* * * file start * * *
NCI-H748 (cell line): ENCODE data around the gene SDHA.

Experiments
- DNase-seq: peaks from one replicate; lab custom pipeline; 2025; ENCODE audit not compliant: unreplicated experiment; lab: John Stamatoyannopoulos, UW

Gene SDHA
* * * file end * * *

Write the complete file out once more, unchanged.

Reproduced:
NCI-H748 (cell line): ENCODE data around the gene SDHA.

Experiments
- DNase-seq: peaks from one replicate; lab custom pipeline; 2025; ENCODE audit not compliant: unreplicated experiment; lab: John Stamatoyannopoulos, UW

Gene SDHA